In a bizarre video posted to the Wall Street Journal’s website, the venerable paper’s editorial board member Dorothy Rabinowitz railed against New York City’s plan to create a public for-pay biking infrastructure, ominously warning that “the bike lobby is an all powerful enterprise.”
After the host of the video segment asked Rabinowitz why New York might want to make bikes more accessible to its citizens, Rabinowitz snaps: “Do not ask me to enter the mind of the totalitarians running this government of the city.” She goes on to suggest that the nefarious program is “what happens when you are run by an autocratic mayor or government before which you are helpless and that New York’s best neighborhoods are being “begrimmed…by these blazing blue Citibank bikes.” Watch it:
In reality, bikeshares are reasonable, cost-efficient ways to improve access to healthy public transportation. The networks of public bikes, open to anyone for a a small fee, are “the lowest cost-per-mile form of public transit” for short-distance travelers, according to the National League of Cities (NLC). The NLC survey of several bike share programs around the United States also concluded that they could save cities money by reducing wear and tear on roads, lowering greenhouse gas emissions, and, with proper planning, could actually decrease deadly accidents.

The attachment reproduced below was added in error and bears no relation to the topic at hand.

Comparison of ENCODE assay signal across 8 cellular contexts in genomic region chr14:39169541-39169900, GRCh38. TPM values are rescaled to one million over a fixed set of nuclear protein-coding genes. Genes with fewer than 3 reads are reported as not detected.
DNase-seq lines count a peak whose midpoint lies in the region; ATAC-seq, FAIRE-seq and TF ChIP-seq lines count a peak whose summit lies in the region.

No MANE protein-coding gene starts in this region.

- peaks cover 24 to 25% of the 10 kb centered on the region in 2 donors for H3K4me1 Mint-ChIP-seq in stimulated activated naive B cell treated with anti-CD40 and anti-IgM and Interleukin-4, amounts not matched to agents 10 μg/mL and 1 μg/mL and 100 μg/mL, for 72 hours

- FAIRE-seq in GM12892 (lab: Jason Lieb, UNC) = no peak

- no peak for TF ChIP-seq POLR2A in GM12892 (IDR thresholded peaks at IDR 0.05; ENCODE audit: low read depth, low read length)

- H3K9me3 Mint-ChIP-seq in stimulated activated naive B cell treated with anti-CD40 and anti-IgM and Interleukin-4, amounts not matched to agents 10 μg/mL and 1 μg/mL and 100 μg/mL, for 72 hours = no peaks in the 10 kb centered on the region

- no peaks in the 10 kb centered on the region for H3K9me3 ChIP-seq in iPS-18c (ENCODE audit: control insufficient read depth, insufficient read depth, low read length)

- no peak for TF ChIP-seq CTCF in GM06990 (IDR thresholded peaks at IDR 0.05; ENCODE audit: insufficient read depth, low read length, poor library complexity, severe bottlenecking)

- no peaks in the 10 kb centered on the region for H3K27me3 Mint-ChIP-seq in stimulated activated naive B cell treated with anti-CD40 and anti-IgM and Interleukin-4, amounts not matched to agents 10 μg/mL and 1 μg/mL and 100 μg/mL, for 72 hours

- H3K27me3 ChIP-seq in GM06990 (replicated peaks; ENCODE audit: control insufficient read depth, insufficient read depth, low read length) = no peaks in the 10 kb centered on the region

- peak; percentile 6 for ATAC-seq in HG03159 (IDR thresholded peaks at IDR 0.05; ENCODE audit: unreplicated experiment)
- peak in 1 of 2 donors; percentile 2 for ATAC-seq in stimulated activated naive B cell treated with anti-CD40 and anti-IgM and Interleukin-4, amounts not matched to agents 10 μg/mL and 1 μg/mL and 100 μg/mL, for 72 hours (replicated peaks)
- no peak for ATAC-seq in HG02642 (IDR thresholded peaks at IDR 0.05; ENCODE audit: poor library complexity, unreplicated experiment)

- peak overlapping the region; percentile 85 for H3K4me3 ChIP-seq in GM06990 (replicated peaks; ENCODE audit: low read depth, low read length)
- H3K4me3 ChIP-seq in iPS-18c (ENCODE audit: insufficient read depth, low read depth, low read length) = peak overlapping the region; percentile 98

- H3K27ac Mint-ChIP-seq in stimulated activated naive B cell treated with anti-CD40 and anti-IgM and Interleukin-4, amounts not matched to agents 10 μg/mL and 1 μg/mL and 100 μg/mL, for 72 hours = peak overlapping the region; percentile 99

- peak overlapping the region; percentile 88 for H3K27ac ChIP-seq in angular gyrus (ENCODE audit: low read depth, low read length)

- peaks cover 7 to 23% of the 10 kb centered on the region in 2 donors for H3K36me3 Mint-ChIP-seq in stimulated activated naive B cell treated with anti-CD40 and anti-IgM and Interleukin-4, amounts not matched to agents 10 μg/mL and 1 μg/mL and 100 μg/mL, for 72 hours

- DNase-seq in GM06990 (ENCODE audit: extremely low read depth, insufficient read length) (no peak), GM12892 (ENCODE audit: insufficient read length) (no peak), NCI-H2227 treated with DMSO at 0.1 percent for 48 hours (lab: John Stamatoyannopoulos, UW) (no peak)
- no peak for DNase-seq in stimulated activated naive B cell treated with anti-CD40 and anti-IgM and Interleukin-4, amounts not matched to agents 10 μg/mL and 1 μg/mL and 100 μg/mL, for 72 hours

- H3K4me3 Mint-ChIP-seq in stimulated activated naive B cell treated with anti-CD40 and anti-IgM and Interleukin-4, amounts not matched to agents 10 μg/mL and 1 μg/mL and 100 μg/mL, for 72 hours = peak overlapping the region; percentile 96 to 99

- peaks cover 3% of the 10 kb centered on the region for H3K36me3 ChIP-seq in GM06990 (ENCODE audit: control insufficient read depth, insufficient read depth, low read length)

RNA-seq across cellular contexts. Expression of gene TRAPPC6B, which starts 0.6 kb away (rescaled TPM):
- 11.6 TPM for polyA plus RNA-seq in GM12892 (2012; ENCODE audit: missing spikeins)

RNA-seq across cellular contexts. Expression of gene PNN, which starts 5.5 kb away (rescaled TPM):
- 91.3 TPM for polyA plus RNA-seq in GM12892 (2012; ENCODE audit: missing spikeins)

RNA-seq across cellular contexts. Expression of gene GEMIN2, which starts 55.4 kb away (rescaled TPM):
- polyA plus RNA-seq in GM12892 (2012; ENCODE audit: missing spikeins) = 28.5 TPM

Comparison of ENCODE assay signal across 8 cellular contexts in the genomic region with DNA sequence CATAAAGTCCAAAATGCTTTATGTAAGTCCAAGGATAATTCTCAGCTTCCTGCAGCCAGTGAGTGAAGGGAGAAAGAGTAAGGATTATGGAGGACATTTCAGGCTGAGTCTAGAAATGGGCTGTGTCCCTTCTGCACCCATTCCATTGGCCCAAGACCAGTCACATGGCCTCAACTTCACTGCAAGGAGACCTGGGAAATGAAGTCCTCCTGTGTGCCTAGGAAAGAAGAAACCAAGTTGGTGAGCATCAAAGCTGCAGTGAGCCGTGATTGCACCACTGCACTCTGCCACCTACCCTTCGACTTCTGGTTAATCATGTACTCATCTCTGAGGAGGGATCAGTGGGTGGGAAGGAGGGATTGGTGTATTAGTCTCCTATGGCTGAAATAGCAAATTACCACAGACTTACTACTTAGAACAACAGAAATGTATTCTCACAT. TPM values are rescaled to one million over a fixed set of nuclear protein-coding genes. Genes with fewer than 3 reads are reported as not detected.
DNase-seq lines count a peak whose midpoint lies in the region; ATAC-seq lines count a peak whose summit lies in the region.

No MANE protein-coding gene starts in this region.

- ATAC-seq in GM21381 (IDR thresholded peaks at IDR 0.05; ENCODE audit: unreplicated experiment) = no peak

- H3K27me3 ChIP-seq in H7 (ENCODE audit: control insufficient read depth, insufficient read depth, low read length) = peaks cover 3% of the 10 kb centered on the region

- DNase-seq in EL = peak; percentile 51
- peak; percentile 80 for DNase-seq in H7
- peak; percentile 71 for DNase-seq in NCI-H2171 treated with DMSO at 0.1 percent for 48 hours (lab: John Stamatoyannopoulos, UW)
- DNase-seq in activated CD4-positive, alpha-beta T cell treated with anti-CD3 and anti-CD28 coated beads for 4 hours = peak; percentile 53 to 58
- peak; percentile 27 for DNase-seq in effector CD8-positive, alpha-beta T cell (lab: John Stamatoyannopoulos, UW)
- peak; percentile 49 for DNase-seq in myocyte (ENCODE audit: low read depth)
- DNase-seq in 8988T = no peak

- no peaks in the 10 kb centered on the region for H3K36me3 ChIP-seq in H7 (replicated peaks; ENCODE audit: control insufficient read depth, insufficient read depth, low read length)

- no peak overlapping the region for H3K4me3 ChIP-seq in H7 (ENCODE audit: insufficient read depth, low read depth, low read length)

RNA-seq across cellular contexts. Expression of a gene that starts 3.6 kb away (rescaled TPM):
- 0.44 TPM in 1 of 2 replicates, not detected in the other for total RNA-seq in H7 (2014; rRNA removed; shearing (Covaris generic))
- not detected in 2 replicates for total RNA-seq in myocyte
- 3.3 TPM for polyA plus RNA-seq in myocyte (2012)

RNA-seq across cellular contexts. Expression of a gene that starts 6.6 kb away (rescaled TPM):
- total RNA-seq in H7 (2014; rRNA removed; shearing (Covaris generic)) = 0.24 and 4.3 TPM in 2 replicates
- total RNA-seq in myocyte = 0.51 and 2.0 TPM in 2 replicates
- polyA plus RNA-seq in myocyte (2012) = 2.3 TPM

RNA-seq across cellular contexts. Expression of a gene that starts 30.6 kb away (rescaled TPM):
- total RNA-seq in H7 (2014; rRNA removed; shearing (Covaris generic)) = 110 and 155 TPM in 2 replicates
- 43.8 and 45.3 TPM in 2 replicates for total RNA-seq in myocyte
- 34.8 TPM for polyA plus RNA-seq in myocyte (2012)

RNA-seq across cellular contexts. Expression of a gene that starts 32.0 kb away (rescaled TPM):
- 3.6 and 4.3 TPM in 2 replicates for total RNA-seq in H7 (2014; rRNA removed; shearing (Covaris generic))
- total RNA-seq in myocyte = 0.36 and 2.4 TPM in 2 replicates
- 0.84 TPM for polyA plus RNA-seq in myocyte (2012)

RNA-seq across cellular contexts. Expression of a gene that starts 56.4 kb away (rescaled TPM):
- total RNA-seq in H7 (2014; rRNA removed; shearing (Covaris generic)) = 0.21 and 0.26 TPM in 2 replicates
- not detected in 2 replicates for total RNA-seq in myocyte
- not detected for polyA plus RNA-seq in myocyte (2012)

In recent years, the Wall Street Journal’s editorial page has turned sharply to the right, penning a series of questionable editorials supporting hardline conservative positions. Journal veteran and centrist Washington Post columnist David Ignatius called it “a newspaper distinguished by vitriolic right-wing attack editorials,” writing in 2007 that “for Journal alumni, the past decade has been like watching a car wreck in slow motion.”
(HT: James Fallows)